Table of Contents Table of Contents
Previous Page  67 / 100 Next Page
Basic version Information
Show Menu
Previous Page 67 / 100 Next Page
Page Background

The Foreign Agricultural

Service is among the smaller

foreign affairs agencies,

with Foreign Service offi-

cers accounting for only 20

percent of its total workforce.

And despite widespread

agreement within the agency

that there should be bal-

ance between the Foreign

Service and Civil Service,

there appears to be a growing

imbalance as it relates to

Washington positions—of

which few are designated for

FSOs—and overall influence.

For FAS FSOs, this balance

usually amounts to parity

in the number of deputy

administrator positions and

other good jobs available

to FSOs during their rota-

tions in Washington. In fact,

FAS has developed several

mechanisms to maintain this

balance, the main one being

the placement mechanism

for returning FSOs and the

Off Balance?



MARCH 2016


fact that FSOs are generally

expected to spend two-thirds

of their career overseas.

There is little disagree-

ment that providing mean-

ingful Washington-based

positions for FSOs and the

“cross-pollination” that

comes frommixing rotat-

ing Civil and Foreign Service

employees offer valuable

learning experiences for

all involved. However, this

sentiment can fall apart at

the individual level when

desirable jobs are at play and

when civil servants view any

open position as an exclusive

promotional opportunity.

FSOs are beginning to

see the balance change—not

because the system has

changed, but because of

shifting FSO demograph-

ics. As noted in my previous

columns, FAS has a desper-

ate shortage of higher-level

officers, and recent fixes

won’t begin to alter the sys-

tem for as much as a decade.

Consequently, Senior Foreign

Service officers and those

at the FS-1 and FS-2 levels

have to spend significantly

more than two-thirds of their

careers overseas.

At the same time, baby

boomers are retiring and

management has to fill

domestic slots with civil ser-

vants, who encumber posi-

tions for much longer periods

of time than FSOs.

In addition, the few FSOs

in Washington, D.C., are now

very concentrated in the

Office of Foreign Service

Operations, which deals

exclusively with overseas

issues and is itself isolated

from the rest of FAS. This

means the presence of FSOs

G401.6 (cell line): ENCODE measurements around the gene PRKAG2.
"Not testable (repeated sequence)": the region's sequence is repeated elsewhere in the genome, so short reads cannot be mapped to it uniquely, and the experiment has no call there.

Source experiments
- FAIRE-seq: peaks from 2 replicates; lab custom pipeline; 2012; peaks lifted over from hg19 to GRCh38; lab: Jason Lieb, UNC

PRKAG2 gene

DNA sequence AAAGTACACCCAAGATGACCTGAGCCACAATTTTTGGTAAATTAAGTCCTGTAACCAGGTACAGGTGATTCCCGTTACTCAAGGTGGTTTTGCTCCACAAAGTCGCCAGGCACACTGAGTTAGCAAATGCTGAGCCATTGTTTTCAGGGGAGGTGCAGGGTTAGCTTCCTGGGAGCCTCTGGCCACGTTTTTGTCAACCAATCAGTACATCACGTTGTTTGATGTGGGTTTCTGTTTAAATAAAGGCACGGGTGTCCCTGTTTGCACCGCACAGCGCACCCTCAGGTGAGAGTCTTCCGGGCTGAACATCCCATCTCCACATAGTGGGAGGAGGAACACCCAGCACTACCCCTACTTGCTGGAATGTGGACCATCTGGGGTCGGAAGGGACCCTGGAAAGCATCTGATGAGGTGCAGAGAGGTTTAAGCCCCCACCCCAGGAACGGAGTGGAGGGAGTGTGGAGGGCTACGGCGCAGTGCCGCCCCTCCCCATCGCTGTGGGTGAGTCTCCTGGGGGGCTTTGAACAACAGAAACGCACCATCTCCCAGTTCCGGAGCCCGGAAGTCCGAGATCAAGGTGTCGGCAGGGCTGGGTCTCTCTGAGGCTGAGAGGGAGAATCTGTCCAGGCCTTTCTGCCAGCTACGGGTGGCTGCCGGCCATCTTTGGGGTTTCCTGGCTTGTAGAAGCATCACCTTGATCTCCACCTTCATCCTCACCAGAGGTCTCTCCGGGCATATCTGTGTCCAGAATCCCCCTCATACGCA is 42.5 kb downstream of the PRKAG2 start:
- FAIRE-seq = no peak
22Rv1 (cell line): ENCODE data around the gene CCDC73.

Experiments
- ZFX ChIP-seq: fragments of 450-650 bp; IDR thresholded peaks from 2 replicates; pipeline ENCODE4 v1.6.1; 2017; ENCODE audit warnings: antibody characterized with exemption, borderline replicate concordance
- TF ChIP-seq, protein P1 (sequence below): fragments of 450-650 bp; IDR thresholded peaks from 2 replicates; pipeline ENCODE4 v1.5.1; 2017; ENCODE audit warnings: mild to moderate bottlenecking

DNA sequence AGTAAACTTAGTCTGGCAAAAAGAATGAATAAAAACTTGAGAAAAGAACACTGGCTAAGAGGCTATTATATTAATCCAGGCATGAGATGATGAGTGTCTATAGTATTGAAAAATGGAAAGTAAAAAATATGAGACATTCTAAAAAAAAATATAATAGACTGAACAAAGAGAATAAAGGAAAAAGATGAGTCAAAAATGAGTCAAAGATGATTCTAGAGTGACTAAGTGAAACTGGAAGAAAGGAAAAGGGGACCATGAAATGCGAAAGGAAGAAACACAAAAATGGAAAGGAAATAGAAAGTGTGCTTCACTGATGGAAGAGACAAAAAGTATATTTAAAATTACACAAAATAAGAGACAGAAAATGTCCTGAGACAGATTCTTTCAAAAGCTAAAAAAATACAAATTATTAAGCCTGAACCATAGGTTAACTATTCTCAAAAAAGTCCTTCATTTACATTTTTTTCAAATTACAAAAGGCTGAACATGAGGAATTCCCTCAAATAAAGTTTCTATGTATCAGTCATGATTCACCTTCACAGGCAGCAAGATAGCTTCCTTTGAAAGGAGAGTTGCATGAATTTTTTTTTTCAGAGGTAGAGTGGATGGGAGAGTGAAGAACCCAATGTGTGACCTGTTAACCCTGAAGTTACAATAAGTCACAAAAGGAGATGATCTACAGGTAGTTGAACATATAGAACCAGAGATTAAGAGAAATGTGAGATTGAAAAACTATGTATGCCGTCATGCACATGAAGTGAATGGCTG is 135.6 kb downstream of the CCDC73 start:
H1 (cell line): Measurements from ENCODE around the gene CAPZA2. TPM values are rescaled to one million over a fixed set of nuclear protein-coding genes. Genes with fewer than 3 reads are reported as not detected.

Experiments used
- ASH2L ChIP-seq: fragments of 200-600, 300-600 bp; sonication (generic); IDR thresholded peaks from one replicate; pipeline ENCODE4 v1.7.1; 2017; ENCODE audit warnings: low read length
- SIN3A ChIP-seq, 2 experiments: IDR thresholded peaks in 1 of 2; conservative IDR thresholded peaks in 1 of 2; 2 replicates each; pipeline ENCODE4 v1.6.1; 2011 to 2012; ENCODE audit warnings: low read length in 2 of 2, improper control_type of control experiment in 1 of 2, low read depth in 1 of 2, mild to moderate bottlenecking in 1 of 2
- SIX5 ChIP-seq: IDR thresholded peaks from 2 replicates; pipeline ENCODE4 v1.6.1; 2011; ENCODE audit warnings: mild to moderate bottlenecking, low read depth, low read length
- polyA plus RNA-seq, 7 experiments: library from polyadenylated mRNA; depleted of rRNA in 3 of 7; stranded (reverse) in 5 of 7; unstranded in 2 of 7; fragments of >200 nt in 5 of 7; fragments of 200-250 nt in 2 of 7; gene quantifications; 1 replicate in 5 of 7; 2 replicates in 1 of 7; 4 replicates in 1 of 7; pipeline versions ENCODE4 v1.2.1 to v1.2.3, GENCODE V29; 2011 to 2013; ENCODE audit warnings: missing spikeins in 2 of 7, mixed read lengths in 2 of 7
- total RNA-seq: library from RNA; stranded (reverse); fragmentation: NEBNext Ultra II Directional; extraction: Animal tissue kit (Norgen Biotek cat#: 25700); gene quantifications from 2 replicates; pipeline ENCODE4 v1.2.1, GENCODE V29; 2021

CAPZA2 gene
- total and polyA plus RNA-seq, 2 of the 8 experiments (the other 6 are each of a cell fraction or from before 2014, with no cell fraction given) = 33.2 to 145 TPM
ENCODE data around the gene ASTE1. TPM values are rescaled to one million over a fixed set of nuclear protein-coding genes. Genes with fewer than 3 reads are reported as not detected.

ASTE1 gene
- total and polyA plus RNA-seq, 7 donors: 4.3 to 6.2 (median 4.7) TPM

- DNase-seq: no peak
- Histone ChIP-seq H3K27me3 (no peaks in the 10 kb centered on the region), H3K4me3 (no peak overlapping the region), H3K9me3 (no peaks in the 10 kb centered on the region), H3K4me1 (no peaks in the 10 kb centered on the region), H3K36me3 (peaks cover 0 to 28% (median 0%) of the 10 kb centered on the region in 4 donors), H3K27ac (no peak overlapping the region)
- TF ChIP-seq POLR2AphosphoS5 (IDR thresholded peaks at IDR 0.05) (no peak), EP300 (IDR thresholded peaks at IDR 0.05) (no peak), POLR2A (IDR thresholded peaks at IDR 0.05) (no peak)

in the rest of the agency is

dangerously low and shrink-


As a result, opportuni-

ties for “cross-pollination”

between the Foreign and

Civil Services are shrink-

ing; many of the best jobs

will be encumbered by civil

servants for years to come;

the number of Senior Foreign

Service officers staying in

Washington is diminishing;

and the Civil Service culture

is starting to predominate.

FSOs are in danger of find-

ing ourselves “out of sight,

out of mind” as our unique

experiences and points of

view become increasingly

out of step with an agency

that focuses inward, rather

than outward. If FSOs cease

to be embedded in posi-

tions throughout the agency,

we may very well lose what

connects us to our non-FS

colleagues in FAS—and FAS

risks losing the perspectives

that, by definition, make it a

Foreign Service agency.


Views and opinions expressed in this column are solely those of the AFSA FAS VP.


or (202) 720-2502




AFSAWelcomes Spring Semester Interns

We are pleased to welcome

our latest crop of interns to


• Advertising:

Koen Valks,

of Baarn, Netherlands, is a

graduate student in inter-

national affairs at American

University. JeongEun “Jes-

sie” Shin is also a graduate

student at American Univer-

sity. She joins us from Seoul,

South Korea.

• Awards:

Atlanta native

Marcy O’Halloran is a senior

international affairs major

at The GeorgeWashington


• Communications:


Blount hails all the way from

Queensland, Australia. She

is studying criminology and

international relations at Bond


• Executive Office:


Bailey, of Webster City, Iowa,

is a junior political science

major at Coe College in Cedar


• Labor Management:

Blake Ladenburg is a junior

at Whitman College inWalla

Walla,Washington, where he

majors in economics. He is

from Columbia Falls, Montana.

• Professionalism and


John Balle comes to

us from Detroit, Michigan. He

recently graduated from the

University of Michigan-Ann

Arbor with a degree in policy,

economics and development.

• Scholarships:


McGirk is a senior politics

major at The Catholic Univer-

sity of America. She is from

Elmhurst, Illinois.

We thank departing interns

Devon Fitzgerald, Quinn

Stevenson,William Roberson,

Dastan Sadykov and Milo

Opdahl for their great work

this past fall and wish them

the best. Long-term intern

Shannon Mizzi has moved

over to a contract editorial

assistant position.